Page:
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How to Wire a Plug

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Faulty plugs can cause accidents, but fortunately they are a simple problem to fix. A plug can fail for several reasons such as a blown fuse or loose wiring. A faulty plug should be replaced as soon as it is identified for safety reasons; use our guide to do so safely.

Step 1

Remove Outer Cover

Remove Outer Cover

Take off the outer cover of the plug by removing the screw in between the three pins.

Step 2

Check Fuse

Check Fuse

Ensure the plug contains a suitable fuse. The standard 13 amp fuse is the most common, although this may vary depending on the particular appliance. Refer to each individual device’s user manual for further guidance on the correct fuse type.

Step 3

Strip Back Cord’s Outer Covering

Strip Back Cord’s Outer Covering

Measure the cord against the plug. Strip back the cord’s outer covering carefully so it will reach just inside the cord grip when reattached. Usually it will have to be stripped back several centimetres.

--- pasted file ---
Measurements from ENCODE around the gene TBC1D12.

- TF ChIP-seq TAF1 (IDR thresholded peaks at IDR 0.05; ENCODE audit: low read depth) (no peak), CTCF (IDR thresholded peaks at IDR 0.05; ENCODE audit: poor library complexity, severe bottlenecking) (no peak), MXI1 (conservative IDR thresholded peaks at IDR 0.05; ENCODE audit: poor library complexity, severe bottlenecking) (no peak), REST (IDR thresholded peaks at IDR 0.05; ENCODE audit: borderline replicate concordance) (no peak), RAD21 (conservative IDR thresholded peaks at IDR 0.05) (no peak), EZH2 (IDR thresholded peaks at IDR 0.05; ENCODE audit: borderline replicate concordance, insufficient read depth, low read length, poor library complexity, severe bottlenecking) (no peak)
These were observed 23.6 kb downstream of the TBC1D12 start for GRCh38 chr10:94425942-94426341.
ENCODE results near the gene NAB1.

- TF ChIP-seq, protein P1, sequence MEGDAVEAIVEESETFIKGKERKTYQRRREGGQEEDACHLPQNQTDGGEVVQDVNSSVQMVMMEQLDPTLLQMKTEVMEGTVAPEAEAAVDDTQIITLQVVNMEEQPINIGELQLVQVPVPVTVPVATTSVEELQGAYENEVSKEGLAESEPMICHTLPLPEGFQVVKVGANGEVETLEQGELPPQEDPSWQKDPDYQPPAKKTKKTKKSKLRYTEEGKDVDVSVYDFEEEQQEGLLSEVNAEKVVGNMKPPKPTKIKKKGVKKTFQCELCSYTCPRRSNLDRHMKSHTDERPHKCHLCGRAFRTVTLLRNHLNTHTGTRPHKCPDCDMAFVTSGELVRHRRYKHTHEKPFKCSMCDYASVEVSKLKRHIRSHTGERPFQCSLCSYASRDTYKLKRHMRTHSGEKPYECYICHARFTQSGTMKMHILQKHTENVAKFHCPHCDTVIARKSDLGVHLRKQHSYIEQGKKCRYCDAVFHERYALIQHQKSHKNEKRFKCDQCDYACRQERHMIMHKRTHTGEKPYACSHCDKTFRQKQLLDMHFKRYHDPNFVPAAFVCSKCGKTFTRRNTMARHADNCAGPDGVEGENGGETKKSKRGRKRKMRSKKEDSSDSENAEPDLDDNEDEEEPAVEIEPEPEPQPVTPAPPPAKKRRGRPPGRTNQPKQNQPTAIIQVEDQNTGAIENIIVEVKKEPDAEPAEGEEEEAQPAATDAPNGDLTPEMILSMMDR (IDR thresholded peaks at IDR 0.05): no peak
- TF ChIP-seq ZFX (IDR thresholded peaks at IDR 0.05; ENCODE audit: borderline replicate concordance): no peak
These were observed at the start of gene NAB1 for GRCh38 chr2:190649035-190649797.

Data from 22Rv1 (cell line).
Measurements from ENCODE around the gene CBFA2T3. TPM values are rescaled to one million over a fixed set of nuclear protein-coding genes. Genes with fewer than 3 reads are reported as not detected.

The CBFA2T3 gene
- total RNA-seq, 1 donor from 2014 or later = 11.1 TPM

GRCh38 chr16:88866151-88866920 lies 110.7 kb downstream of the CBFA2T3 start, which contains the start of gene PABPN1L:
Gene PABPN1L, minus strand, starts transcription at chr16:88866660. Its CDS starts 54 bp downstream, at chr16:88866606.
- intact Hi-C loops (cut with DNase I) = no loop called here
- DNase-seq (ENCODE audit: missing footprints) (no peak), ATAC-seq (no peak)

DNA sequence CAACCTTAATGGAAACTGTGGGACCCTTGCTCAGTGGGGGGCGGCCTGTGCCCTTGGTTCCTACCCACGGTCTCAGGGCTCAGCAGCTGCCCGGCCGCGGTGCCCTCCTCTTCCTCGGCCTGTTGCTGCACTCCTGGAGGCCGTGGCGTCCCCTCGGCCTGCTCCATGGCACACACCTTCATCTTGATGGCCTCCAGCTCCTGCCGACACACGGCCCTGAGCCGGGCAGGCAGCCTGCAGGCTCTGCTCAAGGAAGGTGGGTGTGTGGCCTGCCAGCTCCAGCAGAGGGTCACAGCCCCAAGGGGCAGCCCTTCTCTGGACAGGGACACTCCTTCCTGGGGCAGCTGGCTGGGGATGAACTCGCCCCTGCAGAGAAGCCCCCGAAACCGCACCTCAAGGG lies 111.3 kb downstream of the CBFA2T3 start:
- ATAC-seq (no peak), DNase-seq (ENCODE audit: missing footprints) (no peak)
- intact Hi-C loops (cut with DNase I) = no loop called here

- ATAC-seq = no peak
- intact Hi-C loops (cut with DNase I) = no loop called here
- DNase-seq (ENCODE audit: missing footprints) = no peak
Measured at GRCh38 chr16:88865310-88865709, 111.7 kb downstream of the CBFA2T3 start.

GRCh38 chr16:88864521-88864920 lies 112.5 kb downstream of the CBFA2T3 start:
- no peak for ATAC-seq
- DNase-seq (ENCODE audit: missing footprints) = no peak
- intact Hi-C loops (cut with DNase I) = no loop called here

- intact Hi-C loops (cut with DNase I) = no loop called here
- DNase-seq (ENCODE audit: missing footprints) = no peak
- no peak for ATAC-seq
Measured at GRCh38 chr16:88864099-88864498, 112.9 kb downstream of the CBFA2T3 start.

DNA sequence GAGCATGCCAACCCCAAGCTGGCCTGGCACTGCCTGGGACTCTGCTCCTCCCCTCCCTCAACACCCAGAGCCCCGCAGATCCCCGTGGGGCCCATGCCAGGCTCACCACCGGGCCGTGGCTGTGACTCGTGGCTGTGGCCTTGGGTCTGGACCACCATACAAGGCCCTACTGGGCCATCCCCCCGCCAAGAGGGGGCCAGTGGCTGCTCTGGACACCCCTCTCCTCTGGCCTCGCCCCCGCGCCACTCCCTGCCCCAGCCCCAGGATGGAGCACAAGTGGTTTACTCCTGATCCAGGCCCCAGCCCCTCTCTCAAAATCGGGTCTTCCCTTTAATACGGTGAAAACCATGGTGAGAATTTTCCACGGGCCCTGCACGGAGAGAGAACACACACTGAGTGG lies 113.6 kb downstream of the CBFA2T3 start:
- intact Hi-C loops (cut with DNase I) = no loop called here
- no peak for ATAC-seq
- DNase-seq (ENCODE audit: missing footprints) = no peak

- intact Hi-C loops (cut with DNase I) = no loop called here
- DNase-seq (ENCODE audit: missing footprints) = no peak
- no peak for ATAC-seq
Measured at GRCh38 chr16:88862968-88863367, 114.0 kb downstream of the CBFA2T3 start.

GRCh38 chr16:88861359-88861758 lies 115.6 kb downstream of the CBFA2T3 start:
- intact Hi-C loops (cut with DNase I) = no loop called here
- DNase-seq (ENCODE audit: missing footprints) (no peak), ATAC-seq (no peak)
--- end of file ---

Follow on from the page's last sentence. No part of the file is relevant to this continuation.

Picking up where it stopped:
Step 4

Examine Wiring

Examine Wiring

Three coloured conductor wires will be exposed when the cord grip is stripped. Familiarise yourself with each, noting that blue is neutral, brown is live and green/yellow is earth.

Step 5

Strip Back Conductors

Strip Back Conductors

Strip back the outer covers on each wire roughly 10mm to expose their inner wiring.

Step 6

Twist & Secure Wiring

Twist & Secure Wiring

Twist the exposed wire of each conductor with your fingers to ensure a secure grip before inserting and securing each into the three terminals as follows: blue to N, brown to L, and green/yellow to E. Next, tighten the cord grip while ensuring the grip is secured against the complete outer white covering of the cord. The grip should not be secured directly on the exposed coloured conductors. Extreme care must be taken at this point as failure to ensure the grip is secure may result in a future accident. Replace the outer cover of the plug and secure it in place with the screw.